How to pick the best pet toys for the hol­i­days

Daily Local News (West Chester, PA) - - BUSINESS - To learn more, visit Con­sumerRe­

Your hol­i­day shop­ping list would not be com­plete with­out a present for your ca­nine or fe­line fam­ily mem­ber. You can find aisles full of cute toys for dogs and cats at pet stores, kids’ toy stores, dis­count stores like Tar­get and Wal­Mart and on shop­ping web­sites.

Con­sumer Re­ports of­fers some shop­ping tips.

Toys for Your Dog

Toys are vi­tal to a dog’s health. They help to ward off bore­dom, pre­vent poor be­hav­ior prob­lems and strengthen jaws. They can also keep a dog’s teeth clean.

• Play-with-me toys. Choose toys that let you in­ter­act with your dog, per­haps al­low­ing you to play some form of Fris­bee or a gen­tle ver­sion of tug-ofwar (if your dog is very ag­gres­sive, skip tug-of-war). Such games can give your dog a good car­dio work­out. Re­mem­ber that size mat­ters. Stick with a small Fris­bee (or some­thing sim­i­lar) for lit­tle dogs and pups and a tougher Fris­bee (or some­thing big­ger) for big­ger dogs.

• Keep-me-busy toys. Look for tough toys like Kongs that you can fill with treats. They might be the only ones your dog plays with by him­self, try­ing to ex­tract the good­ies. Softer ver­sions are good for young pups and older dogs.

• Calm-me-down toys. Con­sumer Re­ports sug­gests con­sid­er­ing giv­ing your dog a stuffed an­i­mal. Some dogs seem to find it calm­ing to chew on toys like a stuffed an­i­mal or rope knot, says Bon­nie Beaver, a pro­fes­sor at Texas A&M Univer­sity Col­lege of Vet­eri­nary Medicine and Bio­med­i­cal Sciences and for­mer pres­i­dent of the Amer­i­can Vet­eri­nary Med­i­cal As­so­ci­a­tion. But for­get about buy­ing your dog a stuffed an­i­mal if your pooch is the search-and-de­stroy type that tears out (and eats) stuff­ing. Such toys can be danger­ous. Be sure to toss out any snug­gly an­i­mal toys when the in­sides start to come out.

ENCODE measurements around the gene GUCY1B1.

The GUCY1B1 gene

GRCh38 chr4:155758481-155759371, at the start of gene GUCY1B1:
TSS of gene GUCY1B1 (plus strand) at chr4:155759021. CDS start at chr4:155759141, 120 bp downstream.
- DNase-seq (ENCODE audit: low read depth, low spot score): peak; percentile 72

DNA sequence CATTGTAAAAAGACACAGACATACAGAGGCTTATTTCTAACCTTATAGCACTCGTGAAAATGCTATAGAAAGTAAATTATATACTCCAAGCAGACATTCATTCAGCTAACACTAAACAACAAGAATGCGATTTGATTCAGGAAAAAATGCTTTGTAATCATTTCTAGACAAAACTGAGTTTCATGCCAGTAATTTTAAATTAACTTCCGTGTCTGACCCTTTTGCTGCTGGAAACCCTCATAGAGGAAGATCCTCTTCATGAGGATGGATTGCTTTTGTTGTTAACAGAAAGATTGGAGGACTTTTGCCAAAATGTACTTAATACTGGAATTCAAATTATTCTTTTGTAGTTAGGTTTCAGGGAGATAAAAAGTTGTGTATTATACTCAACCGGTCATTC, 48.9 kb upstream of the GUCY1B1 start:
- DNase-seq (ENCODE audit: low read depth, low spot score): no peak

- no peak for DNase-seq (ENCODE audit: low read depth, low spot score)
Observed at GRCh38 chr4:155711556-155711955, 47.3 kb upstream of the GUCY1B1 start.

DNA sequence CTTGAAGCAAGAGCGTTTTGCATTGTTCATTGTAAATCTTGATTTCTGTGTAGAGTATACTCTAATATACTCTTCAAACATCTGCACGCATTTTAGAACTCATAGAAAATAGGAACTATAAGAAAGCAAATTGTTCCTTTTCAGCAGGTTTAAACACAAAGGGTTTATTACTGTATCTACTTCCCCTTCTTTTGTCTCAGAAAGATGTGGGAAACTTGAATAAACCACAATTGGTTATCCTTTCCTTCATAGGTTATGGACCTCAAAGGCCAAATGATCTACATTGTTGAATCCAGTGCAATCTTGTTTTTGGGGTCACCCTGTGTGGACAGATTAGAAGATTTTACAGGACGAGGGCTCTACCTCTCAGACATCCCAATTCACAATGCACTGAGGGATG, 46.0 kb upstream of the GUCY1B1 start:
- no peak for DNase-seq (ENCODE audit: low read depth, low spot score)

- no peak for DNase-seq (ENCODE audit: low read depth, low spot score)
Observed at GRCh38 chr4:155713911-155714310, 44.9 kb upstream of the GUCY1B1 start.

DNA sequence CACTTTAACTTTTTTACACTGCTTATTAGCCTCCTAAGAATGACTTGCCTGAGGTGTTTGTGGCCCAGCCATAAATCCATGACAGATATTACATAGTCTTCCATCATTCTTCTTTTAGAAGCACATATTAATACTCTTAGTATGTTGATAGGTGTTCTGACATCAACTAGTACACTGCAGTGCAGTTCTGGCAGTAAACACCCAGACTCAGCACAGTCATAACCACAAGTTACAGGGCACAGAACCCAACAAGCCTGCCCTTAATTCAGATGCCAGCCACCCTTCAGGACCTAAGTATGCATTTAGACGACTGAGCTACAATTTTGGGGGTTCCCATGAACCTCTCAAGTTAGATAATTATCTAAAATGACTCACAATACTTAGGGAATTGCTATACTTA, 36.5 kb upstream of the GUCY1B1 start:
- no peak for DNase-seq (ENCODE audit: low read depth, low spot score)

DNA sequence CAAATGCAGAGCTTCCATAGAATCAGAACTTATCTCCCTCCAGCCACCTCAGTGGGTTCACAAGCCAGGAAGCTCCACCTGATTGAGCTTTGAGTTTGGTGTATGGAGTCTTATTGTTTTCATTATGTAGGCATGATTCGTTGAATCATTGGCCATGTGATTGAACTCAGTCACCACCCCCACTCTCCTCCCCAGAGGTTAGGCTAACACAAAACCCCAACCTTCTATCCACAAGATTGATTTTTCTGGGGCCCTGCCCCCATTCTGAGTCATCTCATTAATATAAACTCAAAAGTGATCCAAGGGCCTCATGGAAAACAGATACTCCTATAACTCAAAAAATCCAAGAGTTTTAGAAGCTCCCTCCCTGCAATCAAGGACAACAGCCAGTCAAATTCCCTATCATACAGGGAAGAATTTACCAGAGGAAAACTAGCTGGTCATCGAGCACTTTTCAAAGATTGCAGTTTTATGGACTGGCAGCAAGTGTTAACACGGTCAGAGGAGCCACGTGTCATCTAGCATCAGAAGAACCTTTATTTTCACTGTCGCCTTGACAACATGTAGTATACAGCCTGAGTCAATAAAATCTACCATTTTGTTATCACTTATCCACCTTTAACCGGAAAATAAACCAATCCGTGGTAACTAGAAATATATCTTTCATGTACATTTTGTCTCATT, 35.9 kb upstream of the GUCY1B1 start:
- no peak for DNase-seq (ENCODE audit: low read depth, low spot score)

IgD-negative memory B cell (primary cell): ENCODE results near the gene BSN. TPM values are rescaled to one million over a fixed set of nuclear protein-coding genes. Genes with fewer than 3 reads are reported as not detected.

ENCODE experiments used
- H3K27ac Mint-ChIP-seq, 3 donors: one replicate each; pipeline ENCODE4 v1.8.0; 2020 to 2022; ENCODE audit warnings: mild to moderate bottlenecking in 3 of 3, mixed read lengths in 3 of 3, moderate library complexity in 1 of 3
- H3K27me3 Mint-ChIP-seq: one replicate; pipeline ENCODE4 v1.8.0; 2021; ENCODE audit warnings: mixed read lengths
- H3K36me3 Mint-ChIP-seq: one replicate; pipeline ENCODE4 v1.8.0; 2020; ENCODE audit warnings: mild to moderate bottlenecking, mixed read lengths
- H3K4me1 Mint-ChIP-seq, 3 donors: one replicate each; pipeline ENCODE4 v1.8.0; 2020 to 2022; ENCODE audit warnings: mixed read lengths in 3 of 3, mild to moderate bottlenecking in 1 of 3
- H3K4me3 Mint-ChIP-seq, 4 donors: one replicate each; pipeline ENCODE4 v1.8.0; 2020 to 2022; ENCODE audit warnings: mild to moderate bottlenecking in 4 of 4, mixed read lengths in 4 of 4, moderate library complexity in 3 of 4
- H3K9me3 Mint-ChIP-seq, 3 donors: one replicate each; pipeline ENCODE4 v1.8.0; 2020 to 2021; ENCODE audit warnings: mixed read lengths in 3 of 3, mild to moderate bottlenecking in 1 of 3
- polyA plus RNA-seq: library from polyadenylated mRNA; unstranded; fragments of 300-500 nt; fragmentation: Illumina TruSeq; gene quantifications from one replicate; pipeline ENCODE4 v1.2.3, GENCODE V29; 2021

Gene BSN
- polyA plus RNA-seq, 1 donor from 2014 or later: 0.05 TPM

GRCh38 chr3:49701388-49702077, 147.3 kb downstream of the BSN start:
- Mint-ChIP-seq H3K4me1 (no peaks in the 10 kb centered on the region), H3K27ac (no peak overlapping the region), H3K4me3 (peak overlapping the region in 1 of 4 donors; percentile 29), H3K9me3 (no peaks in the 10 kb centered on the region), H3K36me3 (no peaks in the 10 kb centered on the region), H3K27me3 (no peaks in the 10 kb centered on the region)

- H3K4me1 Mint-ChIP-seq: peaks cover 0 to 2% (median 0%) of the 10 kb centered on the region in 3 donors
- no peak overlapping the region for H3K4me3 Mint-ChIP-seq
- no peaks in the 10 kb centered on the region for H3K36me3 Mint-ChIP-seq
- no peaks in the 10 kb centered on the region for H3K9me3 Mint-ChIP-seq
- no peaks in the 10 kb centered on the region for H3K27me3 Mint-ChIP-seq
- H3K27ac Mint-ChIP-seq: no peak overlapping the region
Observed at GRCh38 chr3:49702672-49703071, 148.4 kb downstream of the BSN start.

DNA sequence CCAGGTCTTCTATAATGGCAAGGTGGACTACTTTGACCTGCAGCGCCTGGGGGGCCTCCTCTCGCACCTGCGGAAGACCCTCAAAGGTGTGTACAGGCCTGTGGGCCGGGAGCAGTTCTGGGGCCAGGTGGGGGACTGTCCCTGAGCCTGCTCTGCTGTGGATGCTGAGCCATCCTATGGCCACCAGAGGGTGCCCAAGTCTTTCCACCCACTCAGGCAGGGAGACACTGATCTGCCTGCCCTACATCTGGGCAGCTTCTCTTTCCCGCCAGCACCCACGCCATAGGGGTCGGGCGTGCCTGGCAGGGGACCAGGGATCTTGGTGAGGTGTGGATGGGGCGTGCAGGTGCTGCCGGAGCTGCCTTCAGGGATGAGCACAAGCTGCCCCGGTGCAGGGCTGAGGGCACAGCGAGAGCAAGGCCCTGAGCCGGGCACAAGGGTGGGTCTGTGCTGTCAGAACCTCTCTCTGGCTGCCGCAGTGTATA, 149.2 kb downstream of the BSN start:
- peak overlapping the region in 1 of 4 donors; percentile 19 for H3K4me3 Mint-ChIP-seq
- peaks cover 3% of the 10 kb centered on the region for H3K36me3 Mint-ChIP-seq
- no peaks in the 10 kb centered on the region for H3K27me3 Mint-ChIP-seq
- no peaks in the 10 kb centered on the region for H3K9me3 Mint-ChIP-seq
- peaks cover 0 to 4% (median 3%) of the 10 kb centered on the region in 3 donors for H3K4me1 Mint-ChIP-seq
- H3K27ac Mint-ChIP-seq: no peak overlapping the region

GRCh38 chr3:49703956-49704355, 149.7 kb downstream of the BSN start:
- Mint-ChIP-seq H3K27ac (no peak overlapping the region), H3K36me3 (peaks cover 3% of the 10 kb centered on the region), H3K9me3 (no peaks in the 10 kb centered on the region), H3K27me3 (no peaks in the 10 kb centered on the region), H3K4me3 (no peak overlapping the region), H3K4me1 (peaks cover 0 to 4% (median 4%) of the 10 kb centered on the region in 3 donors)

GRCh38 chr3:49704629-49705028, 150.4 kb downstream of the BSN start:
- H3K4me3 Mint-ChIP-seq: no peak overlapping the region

Toys for Your Cat

•Cats will play with just about any­thing, so you don’t need many toys to make them happy. Even a pa­per bag (with the han­dles cut off for safety) or a small card­board box can pro­vide hours of fun. Ro­tate your cat toys ev­ery few days just to keep things new.

• Play-with-me toys. Do get toys you’ll want to play with, too. Some cats will play fetch with small balls. Cat dancers -- usu­ally sticks or mitts with things that dan­gle -- are tan­ta­liz­ing and pro­vide great jump­ing ex­er­cise. Toys that dan­gle from door­knobs are also fine as long as any elas­tic is well en­closed and there is no risk that the cat will eat the string. (Don’t leave toys with strings, feath­ers, rib­bons or other ob­jects that can be swal­lowed ly­ing around; that can cause chok­ing or in­testi­nal block­ages.)

• Keep-me-busy toys. Con­sumer Re­ports rec­om­mends try­ing cat­nip toys. They en­cour­age play when you’re not around, which can keep cats away from stuff you don’t want de­stroyed.

• Calm-me-down toys. Do see if your cat likes car­ry­ing around a stuffed toy he can cud­dle with and bite. Or your cat might pre­fer fab­ric toys that make a nice crunch, like a chew ring or fish.

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